Archive for category video

Energy Harvesting – battery-free radio

We’re working on some energy harvesting projects – and we learned about this amazing project – a radio powered only by the sound of the voice of the person talking at the transmit end.

El Silbo, voice powered radio design by MJ Rainey

This was able to transmit 150 miles with NO batteries at all. And no ‘super caps’ either. Just the transient power of his voice. Michael Rainey provides a schematic here:  Schematic of voice powered transmitter, El Silbo.

The trick for using a speaker as a microphone to absorb sound wave power is to get a good step-up transformer. The speaker has current, but little voltage, even into a high impedance. Of course, you can get more power output using the tin can approach, demonstrated in this video:

AA1TJ voice powered TX transatlantic attempt. No batteries.

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The mirror puzzle

Somehow, a mirror ‘knows’ to swap left and right, but not up and down.

Ok, stand in front of the mirror and it swaps left and right – you wiggle your right hand, the left hand wiggles in the mirror. But, up and down don’t get swapped, the top of your head is still at the top. More puzzling – when you lie down, the mirror still ‘knows’ when you right hand moves, and ‘shows you’ a left hand moving. Asking a few good questions leads to the real answer. Here’s another Feynman video. Enjoy.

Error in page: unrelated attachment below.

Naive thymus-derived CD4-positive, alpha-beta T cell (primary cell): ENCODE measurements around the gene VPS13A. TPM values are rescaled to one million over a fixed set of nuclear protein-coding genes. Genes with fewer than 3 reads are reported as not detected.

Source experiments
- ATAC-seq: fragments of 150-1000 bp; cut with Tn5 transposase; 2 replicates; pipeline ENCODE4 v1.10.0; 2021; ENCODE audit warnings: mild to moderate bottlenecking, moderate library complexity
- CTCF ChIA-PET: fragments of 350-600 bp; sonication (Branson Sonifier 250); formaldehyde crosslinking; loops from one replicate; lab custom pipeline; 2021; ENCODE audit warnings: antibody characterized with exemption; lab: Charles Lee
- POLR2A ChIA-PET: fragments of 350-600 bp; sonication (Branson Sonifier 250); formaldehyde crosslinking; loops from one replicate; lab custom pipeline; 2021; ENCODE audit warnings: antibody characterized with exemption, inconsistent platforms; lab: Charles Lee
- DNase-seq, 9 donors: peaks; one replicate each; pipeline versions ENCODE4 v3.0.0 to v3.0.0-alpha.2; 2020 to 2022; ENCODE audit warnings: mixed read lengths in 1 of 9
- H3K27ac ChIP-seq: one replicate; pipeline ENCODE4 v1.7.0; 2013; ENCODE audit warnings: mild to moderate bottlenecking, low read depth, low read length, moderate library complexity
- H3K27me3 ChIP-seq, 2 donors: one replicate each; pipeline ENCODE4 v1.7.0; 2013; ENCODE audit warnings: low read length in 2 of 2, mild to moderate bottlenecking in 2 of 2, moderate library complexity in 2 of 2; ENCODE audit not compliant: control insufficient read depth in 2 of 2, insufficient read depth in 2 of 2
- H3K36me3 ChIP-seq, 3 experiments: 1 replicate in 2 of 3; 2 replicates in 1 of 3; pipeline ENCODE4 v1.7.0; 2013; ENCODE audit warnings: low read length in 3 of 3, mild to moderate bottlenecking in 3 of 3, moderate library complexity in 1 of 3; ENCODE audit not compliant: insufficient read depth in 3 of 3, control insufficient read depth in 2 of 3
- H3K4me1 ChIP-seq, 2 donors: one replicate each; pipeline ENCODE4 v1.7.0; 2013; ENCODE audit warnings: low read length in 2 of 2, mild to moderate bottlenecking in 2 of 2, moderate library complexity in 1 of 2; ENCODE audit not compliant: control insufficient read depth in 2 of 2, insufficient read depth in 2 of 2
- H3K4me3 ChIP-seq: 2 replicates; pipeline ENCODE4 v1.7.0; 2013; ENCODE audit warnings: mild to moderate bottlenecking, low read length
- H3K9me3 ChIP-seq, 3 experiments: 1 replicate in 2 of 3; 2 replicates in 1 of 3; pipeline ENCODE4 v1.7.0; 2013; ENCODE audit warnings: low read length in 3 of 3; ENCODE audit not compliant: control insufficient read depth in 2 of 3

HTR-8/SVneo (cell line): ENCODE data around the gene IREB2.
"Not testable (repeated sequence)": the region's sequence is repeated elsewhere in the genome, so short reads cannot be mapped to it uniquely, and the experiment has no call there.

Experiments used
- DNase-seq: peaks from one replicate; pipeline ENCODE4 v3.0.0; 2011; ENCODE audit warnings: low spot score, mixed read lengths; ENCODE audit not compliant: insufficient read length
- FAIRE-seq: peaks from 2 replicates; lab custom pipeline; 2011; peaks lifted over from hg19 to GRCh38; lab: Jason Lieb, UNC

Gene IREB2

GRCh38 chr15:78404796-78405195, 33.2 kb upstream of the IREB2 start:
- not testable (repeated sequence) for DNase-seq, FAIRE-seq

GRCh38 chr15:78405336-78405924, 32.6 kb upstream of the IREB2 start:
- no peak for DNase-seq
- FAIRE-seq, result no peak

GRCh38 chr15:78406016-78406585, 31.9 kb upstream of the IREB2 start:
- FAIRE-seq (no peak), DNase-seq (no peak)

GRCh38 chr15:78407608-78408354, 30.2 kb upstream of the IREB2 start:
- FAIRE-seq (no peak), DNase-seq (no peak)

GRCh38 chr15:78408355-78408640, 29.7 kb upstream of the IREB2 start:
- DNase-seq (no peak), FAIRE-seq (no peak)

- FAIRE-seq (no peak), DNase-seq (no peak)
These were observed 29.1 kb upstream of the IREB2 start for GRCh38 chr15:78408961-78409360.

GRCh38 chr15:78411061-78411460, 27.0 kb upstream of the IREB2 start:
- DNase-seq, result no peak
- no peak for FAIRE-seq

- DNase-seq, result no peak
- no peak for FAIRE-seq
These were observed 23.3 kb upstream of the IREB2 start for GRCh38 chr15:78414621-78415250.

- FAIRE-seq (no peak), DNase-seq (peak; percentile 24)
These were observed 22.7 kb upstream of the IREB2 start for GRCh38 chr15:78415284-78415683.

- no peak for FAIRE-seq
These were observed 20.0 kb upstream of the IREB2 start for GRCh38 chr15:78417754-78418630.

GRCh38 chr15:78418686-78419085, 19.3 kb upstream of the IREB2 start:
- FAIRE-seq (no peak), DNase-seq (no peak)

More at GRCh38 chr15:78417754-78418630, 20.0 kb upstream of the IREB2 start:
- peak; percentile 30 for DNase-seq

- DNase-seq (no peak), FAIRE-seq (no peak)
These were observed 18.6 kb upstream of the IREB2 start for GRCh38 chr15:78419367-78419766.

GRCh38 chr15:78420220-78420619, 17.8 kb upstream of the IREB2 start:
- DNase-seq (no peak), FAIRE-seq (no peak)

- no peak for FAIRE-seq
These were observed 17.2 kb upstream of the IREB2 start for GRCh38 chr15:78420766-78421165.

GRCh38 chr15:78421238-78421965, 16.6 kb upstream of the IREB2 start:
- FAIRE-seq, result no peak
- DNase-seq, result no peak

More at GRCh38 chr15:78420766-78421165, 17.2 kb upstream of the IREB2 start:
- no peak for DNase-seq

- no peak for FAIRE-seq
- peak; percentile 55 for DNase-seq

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Feynman explains how trains stay on track

In this short video, physicist Richard Feynman describes the fun of figuring out how things really work. The example he uses here is how trains stay on their rails.

No, it’s not those flanges (though that seems obvious at first). In a way it’s a kind of ‘closed loop servo system’ or a self-correcting mechanism. In mechanical design I’ve heard this idea called ‘self-help’ where loads get distributed evenly by a careful design (see the book The Elements of Mechanical Design by James Skakoon for more on this topic).

This shows a microcosm of the job we do working with clients, solving problems – we always care about how things really work, and this video shows an example where the first ‘obvious’ idea may not be quite right.

In any case, it’s always fun to hear Feynman explain stuff. There’s a load of footage of him at youtube, explaining fire, light, uncertainty. Enjoy.

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